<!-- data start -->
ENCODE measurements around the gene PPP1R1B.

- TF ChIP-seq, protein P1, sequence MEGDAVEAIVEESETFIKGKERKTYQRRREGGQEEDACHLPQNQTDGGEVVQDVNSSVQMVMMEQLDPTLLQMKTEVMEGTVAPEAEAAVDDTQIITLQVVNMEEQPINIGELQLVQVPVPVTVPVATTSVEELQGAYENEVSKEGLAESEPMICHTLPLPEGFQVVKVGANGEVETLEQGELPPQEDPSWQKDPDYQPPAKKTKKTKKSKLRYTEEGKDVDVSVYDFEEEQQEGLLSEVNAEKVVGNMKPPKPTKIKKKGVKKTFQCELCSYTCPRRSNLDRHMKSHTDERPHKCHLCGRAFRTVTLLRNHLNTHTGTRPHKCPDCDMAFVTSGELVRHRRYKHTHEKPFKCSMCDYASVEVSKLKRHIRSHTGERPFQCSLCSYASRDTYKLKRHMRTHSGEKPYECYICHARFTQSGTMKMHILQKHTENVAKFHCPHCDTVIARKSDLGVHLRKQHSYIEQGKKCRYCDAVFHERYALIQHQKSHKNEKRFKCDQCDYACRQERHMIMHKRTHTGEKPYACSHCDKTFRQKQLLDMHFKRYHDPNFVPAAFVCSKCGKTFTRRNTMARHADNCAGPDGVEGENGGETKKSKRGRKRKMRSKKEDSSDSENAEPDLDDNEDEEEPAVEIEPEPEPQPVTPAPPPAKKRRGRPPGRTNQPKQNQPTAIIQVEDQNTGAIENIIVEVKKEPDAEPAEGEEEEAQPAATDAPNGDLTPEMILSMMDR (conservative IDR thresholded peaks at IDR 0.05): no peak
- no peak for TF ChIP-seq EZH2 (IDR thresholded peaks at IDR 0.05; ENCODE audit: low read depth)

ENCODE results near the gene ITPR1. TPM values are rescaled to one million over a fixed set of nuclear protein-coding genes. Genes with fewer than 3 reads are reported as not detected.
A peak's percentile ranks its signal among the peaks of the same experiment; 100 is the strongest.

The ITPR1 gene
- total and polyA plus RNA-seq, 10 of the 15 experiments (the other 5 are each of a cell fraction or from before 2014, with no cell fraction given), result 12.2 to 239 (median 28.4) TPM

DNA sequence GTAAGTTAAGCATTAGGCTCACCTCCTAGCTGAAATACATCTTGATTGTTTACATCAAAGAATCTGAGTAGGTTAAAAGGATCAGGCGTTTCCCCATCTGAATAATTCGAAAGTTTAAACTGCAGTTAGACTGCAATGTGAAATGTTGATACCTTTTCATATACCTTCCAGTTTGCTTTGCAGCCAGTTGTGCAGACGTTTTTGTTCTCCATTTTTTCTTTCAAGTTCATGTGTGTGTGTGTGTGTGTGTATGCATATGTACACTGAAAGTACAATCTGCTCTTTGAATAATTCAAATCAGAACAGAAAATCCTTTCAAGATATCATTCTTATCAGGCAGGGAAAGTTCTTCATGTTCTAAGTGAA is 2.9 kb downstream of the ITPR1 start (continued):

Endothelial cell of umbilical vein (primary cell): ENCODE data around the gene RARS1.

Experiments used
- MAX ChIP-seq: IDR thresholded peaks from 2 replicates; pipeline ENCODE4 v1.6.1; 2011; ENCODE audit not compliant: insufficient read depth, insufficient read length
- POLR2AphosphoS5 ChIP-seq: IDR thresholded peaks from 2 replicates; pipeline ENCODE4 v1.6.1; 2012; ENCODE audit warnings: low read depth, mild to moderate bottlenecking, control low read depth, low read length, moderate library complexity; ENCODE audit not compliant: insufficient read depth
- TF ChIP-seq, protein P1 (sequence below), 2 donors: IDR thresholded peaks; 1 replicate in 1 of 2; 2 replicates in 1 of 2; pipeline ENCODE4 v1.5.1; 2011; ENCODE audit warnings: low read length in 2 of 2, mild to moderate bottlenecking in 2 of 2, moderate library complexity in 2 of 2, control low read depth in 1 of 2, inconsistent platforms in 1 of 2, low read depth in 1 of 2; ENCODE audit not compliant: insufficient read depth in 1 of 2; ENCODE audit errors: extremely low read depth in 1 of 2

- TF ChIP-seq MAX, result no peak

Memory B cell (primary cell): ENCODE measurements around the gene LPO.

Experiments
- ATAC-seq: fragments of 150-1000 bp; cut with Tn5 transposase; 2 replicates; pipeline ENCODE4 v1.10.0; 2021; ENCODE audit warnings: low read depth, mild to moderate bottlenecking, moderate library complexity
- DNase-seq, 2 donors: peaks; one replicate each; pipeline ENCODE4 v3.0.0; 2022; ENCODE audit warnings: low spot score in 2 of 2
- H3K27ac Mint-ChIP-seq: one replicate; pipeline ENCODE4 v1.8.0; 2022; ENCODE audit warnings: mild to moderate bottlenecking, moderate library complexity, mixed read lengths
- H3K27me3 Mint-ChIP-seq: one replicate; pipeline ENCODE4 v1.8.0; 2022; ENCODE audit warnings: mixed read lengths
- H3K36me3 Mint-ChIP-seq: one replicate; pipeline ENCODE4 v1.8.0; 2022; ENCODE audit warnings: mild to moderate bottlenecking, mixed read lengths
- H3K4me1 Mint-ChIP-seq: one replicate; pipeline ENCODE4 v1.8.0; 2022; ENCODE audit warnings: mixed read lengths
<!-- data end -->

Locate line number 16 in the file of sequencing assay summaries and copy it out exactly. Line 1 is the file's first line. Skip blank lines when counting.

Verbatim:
Experiments